Doug Stern, PandoraStreaming audio player Pandora has increasingly focused on building ad revenues from the local level up but has met with some hurdles in trying to pry ad dollars from the $15 billion terrestrial radio market.

This week it struck deals with two media buying and planning software providers, Mediaocean and STRATA , which Pandora hopes will simplify the process of buying local audio ads.

"We knew that a substantial portion of the $15 billion radio market is bought through automated systems," Doug Sterne, VP of audio sales at Pandora, told AdExchanger. "About 70% of all spot radio is transacted through those systems. So we're trying to duplicate the workflow associated with buying radio. Using Mediaocean and STRATA will allow us to directly tap that pipeline of spending."


WPP's Xaxis Sees A Draw For Brand Dollars In Programmatic Audio Ads

Brian LesserAlthough the major internet ad players – e.g., Pandora, Spotify, – all swear by their direct sales, Xaxis, WPP's audience buying unit, is looking to leverage audio ads as a way to get more brand campaign ad dollars within its programmatic system.

"The appeal [of internet radio audio ads] is that we want to give brand advertisers another vehicle for audience targeting," said Xaxis CEO Brian Lesser in an interview with AdExchanger. "We fundamentally believe that programmatic buying lends itself very well to brand advertising, despite the fact that it’s mostly used, right now, for bottom of the funnel, direct response advertising. Our job within Xaxis is to make as many channels available to brand advertisers as possible through programmatic buying."

It's hard to find comprehensive figures for how much internet radio is bringing in these days, but suffice to say, consumer usage is surely outpacing ad spending. Last fall, digital audio ad network TargetSpot released a report attempting to put a face on internet radio listeners and suggested that they may be more amenable to being targeted in this format versus other mediums.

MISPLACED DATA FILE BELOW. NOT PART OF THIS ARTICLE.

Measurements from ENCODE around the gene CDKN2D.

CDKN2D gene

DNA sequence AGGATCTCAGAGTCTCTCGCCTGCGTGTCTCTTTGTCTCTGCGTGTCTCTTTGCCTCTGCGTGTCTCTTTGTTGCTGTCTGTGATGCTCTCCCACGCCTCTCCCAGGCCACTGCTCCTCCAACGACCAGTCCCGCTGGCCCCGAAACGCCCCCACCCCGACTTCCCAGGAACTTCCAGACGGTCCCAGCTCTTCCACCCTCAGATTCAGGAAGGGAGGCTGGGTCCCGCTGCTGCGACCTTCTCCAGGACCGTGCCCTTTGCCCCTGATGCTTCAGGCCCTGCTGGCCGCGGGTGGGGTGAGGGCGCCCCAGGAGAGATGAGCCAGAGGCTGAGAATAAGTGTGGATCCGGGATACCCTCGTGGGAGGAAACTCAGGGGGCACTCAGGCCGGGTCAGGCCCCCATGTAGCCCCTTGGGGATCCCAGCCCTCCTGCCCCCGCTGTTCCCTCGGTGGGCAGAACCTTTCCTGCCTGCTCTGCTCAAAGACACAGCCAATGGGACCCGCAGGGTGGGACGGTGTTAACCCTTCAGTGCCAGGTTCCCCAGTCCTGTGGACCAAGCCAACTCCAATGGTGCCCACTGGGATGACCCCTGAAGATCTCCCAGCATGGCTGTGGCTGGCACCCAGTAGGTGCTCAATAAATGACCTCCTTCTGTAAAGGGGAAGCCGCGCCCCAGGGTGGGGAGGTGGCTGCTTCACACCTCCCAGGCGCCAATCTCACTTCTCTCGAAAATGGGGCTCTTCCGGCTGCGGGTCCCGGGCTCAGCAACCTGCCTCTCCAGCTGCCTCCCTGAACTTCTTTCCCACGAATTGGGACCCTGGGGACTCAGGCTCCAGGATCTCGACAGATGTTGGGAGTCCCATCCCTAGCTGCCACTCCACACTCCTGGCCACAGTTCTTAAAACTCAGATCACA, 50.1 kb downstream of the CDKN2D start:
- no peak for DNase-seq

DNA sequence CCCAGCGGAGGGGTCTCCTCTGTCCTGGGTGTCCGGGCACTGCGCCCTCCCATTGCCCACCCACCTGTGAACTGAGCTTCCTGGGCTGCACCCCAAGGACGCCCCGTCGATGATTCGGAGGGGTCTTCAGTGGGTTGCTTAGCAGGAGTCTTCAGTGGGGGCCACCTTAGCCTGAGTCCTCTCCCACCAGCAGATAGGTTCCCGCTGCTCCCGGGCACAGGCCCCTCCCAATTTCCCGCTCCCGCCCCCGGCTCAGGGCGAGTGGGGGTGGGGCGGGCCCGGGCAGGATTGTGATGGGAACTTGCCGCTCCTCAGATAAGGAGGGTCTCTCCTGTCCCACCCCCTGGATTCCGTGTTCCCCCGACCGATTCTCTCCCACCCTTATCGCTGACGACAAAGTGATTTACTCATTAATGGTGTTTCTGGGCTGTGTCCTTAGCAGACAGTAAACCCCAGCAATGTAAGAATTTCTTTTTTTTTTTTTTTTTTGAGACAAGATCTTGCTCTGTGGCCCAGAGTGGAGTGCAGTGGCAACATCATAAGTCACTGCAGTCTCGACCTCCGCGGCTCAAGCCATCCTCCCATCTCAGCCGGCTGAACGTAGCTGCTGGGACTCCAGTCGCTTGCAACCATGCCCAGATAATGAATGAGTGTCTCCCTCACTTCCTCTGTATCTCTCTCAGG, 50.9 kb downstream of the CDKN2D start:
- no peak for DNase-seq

TargetSpot Bringing Deeper Audience Targeting To Internet Radio Advertising Says CEO Goldwerger

Eyal Goldwerger, CEO of TargetSpot, an Internet radio advertising network.

TargetSpot CEO Eyal What momentum has TargetSpot seen in 2009 for itself as well as its clients?

2009 is going to be a year of accelerating growth at TargetSpot, driven by rising advertiser demand. This is a result of both an increase in our advertisers' budgets, as well as a much wider mix in our advertiser base. Our customers now include a more complete spectrum, from the very largest national brands running national network campaigns, to national spot campaigns, and through to the small, locally-focused advertisers. Our customers are also using our network in an equally diverse manner: a recent outreach campaign enabled us to double the number of "self service" advertiser sign ups, which complements the growth in our large advertiser and agency-driven business that is predominantly "full-service" based.

Do you consider TargetSpot a technology or a services company?

TargetSpot is a service company which is enabled by great technology. As an advertising network, we enable the advertiser to tap into an immense amount of consolidated inventory and efficiently place ads across the network based on accurate targeting criteria. They benefit from scale, diversity, targeting, and automation. And we provide our integrated distribution partners access to advertiser demand that is consolidated and aggregate through our network. Ads are automatically placed within their streams, with similar benefits from their end.